Tuesday, April 28, 2015

Deception and the Baltimore Riots

Riots are sometimes fueled by deception, but even if not the principle force behind a riot, deception will be present wherever opportunity exists to profit.  For some, it is the profit of money, while others, it is the profit that comes from fame which leads to prominence, which leads to money.  Ask Al Sharpton how this works.

How did Freddie Gray die?

What caused his death?

Why are people looting sneakers, leather coats and other such items?

How much narcotics was taken out of CVS?

Did Gray have a pre-existing condition of spinal fracture, or was blunt force trauma inflicted upon him, causing his death?  Or still, was it something else?

What is taking so long? Why don't we have the information?

Why did the mayor deliberately say she gave space for destruction?

Professional protestors?

These are not just ambulance chasers.  Could a correlation exist between "community activists" and the mayor's statement?  Did the statement have an impact upon behavior, at any point in the rioting?

Was there any planning by anarchists?

Was there any planning among "activists" who receive tax payer dollars, in the protests or even in the rioting?

We have more than a few questions.

Head spinning, yet?

                                               Deception is everywhere in bedlam.

Last night, while facing an accusation that her words helped fuel the destruction in Baltimore, the Mayor fought back to defend herself.  "I never said..." was used, with the unreliable "never", used instead of "did not", or "didn't."  She also switched from "I" to "we" in her defense.

She was not truthful.

Deception does not help.

Did her words give some encouragement to looters early on, or was there something else going on with her words?

                                         We saw the violence escalate over time.

Some channels are now calling it a "race riot" as reports of attacks on whites and asians increased into the night with some reporters stating that black youths are targeting for violence any white person, even in media.

What we still do not have is a formal statement from police on how the man in custody died.  What caused his injuries?  Were they pre-existing?  If not, what blunt force trauma caused a spinal fracture in a grown man?

These questions need answers and the delay has added to the trouble.

Deception always brings trouble.

 Baltimore Mayor Stephanie Rawlings-Blake said, "Media misconstrued our words."  This was said last night while some protestors complained to media that "outsiders" were involved in the protests.  "They're not from this neighborhood" others reported.  Were these the paid protestors that receive government funding for politicking?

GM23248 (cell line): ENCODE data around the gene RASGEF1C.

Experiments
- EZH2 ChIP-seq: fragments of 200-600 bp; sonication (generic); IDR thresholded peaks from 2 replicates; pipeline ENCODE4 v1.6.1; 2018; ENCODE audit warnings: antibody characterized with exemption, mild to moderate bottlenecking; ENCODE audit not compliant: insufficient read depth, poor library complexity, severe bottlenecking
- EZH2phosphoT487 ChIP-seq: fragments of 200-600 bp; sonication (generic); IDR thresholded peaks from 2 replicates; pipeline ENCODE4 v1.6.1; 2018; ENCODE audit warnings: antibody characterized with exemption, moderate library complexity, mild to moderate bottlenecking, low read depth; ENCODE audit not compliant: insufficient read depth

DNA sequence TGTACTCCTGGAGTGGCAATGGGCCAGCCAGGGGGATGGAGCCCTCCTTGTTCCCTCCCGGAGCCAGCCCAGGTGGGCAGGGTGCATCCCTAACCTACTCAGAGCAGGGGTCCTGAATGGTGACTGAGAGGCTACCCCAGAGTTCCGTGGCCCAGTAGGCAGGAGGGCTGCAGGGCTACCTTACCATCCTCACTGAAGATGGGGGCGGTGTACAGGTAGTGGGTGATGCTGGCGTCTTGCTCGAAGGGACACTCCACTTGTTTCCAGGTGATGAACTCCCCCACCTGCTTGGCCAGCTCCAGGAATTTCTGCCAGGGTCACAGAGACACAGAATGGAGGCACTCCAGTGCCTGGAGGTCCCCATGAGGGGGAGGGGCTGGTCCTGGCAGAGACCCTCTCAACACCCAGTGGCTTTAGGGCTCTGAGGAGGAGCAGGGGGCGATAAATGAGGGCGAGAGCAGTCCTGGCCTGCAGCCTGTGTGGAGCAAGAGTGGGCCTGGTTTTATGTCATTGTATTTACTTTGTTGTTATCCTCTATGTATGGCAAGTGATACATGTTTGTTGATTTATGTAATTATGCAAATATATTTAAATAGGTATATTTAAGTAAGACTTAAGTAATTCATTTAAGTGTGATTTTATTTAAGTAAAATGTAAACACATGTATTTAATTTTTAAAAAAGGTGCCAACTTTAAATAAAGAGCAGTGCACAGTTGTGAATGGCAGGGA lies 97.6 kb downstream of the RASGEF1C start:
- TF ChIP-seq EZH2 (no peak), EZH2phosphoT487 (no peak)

Later, pundits stated that "no one in their right mind thinks she meant she wanted violence."

We learn from statement analysis that intention may not matter:  the words freely spoken come rapidly and we are responsible for what we say.

Another reporter said that 'kids saw, on television, other kids coming out of stores with new sneakers and police standing by, doing nothing, so they came out too...' reporting that passivity of police encouraged looters.  The video seems to support this, at least, earlier in the looting process.

Riots are always rife with deception, whether it be "Hands up!" deception, or just those who seek to capitalize on the pain of others, deception is employed.  

Another report stated that funded Baltimore Peoples Assembly were present early on, and may have wanted trouble to break out, as trouble brings publicity and may have even encouraged it.  

Regarding the mayors original statement:  I read one news report that was critical of media for "taking it out of context" that is, alone.  
Here is the entire quote allowing for context.  In the analysis, the entire statement was given.  Did this change the analysis?  

Another question:  Would the presence of "professional protestors" change your view of the statement about allowing space for those who would destroy?  

here is the statement by itself:

"we also gave those who wished to destroy space to do that as well."

here it is in context:  

"I made it very clear that I work with the police and instructed them to do everything that they could to make sure that the protesters were able to exercise their right to free speech.
"It's a very delicate balancing act. Because while we try to make sure that they were protected from the cars and other things that were going on, we also gave those who wished to destroy space to do that as well. And we worked very hard to keep that balance and to put ourselves in the best position to de-escalate."

There was a change in the protest, overall, where peaceful marching gave way, more and more, to violence and theft (looting).  
Did these words impact what happened?

Lastly, here are two clips from Fox News, which had a company analyze data from the Ferguson riot:

EXCLUSIVE - An analysis of social media traffic in downtown Baltimore Monday has unearthed striking connections to the protests in Ferguson, Mo. last year, according to a leading data mining firm that shared its findings exclusively with Fox News.
The firm, which asked to remain anonymous because of its government work, found between 20 and 50 social media accounts in Baltimore that were also tied to the peak period of violence in Ferguson. While further analysis is being conducted on the data, it suggests the presence of "professional protesters" or anarchists taking advantage of Freddie Gray's death to incite more violence.  
Gray, 25, died April 18, a week after being injured while in police custody. A wave of violence erupted in Baltimore following his funeral Monday.